Vaccine clinic for Chicago’s underserved communities announced

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Vials with a sticker reading, “COVID-19 / Coronavirus vaccine / Injection only” and a medical syringe are seen in front of a displayed Pfizer logo in this illustration taken October 31, 2020. REUTERS/Dado Ruvic/File Photo

Illinois’ only Indian-American State Senator, Ram Villivalam, along with some state representatives announced a vaccination clinic would be held April 29 for underserved communities.

State Senator Villivalam, State Reps. John D’Amico and Margaret Croke, as well as Alderman Samantha Nugent, Commissioner Bridget Degnen, Compassionate Care Network, Jewel-Osco, and Salvation Army announced the clinic would be held at the Salvation Army Mayfair Community Church, in Chicago, between 8 a.m to 2 pm in the afternoon.

Local leaders and organizations hosting the clinic have some 1,200 doses of the Pfizer vaccine to dispense.

“For the health and safety of our communities, it is critical that all those eligible are able to access a vaccine. This event is centered on those who have had the most difficulty doing so,” Villivalam is quoted saying in the press release.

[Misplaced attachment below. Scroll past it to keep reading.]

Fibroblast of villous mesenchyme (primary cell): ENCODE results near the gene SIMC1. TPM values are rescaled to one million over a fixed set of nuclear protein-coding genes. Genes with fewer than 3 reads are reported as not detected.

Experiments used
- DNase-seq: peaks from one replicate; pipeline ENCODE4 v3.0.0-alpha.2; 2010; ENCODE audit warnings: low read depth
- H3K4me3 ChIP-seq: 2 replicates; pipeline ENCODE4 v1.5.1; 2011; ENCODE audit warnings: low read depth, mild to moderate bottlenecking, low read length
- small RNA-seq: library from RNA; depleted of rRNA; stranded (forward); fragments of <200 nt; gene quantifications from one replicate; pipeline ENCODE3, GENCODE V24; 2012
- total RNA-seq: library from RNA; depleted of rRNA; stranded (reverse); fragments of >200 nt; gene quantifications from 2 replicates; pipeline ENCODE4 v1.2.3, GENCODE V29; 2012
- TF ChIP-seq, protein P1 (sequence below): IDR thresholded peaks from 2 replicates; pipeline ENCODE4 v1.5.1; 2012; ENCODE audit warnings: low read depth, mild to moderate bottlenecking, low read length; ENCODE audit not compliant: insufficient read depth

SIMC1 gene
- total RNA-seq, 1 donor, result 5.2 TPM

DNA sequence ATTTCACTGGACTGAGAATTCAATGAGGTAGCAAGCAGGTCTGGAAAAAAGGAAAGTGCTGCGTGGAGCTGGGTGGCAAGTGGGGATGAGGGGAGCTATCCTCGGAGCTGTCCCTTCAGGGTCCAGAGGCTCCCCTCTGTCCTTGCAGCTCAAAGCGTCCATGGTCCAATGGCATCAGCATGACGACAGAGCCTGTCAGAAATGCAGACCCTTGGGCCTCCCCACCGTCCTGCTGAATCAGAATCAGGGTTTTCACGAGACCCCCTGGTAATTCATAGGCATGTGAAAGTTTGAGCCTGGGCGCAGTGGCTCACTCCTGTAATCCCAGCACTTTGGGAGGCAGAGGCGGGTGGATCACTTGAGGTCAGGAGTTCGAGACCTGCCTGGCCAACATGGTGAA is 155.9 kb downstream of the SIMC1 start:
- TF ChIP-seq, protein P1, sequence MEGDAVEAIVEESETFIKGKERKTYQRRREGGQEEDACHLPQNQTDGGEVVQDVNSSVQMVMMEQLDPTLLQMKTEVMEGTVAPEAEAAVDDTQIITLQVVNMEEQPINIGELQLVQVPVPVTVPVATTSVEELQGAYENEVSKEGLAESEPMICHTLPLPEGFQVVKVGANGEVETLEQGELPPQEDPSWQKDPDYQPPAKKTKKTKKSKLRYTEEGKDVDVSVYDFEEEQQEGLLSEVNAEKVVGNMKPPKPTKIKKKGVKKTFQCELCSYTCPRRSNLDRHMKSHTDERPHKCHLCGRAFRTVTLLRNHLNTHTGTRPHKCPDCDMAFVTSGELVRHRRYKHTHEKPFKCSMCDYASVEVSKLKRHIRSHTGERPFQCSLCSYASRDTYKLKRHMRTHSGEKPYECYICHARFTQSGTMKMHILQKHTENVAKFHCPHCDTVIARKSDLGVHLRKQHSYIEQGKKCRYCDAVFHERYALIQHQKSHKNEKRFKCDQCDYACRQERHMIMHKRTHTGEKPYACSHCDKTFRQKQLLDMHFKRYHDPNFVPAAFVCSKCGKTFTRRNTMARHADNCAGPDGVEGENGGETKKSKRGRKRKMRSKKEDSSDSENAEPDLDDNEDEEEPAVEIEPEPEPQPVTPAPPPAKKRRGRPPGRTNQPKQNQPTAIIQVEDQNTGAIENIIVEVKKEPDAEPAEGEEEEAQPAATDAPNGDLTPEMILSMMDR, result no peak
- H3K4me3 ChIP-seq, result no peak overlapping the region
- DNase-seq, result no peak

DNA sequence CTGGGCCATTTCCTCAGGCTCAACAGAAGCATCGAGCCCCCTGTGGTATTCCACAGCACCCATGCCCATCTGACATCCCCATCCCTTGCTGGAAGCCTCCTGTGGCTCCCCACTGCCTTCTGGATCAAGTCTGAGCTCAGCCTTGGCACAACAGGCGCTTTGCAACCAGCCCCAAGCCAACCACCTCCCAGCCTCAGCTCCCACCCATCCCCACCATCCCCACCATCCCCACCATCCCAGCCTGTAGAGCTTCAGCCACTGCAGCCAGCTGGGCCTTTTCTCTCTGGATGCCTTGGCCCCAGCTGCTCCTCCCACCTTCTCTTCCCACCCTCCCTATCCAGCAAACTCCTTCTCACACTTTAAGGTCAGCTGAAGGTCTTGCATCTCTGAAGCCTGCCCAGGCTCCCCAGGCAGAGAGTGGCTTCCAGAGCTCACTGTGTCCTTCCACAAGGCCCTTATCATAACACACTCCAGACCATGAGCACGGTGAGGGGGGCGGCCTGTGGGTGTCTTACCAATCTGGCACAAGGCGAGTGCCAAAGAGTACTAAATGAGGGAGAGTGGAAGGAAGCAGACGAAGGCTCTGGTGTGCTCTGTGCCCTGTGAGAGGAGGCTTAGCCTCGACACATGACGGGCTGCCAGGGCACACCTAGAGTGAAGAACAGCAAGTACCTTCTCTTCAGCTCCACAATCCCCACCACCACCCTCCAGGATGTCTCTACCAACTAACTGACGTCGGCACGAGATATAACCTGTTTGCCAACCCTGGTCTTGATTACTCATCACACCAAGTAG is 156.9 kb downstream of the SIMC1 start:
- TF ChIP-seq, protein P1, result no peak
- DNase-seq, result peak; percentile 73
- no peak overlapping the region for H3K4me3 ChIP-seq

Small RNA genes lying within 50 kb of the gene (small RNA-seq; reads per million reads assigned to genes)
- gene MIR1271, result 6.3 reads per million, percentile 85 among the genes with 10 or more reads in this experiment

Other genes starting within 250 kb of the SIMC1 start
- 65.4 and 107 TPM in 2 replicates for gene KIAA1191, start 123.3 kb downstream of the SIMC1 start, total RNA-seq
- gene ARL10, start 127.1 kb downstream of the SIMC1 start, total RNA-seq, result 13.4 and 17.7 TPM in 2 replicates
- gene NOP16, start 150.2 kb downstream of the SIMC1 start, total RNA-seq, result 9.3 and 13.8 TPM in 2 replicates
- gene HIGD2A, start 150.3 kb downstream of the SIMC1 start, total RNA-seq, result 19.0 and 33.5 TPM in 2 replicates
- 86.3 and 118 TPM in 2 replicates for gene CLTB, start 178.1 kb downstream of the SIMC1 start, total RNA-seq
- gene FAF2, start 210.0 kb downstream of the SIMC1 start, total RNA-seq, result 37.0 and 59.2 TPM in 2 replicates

The event is open to all over the age of 16, regardless of residency, insurance or immigration status, this community-driven event invites those who have experienced difficulty finding vaccination appointments, particularly due to disparities in health care.

Appointments will take place every 15 minutes and photo ID is required. Registration is available online<https://www.eventbrite.com/e/covid-19-pfizer-vaccination-community-clinic-tickets-152017671949>, by phone at 872-208-5188 and by text at 224-592-5819.

“We need to reach out to underserved communities so they can get the help they deserve. The pandemic may have separated us, but the vaccine is bringing us together,” Abrar Quader, executive director for the Compassionate Care Network (CCN), said. The CCN is a public health non-profit.

“The Salvation Army is excited to partner in this effort to ensure our most vulnerable neighbors can access the vaccine at a location they know and trust,” said Lt. Col. Lonneal Richardson, Divisional Commander for The Salvation Army Metropolitan Division. “We have been here before and during the pandemic, and we will be here long after to help.”

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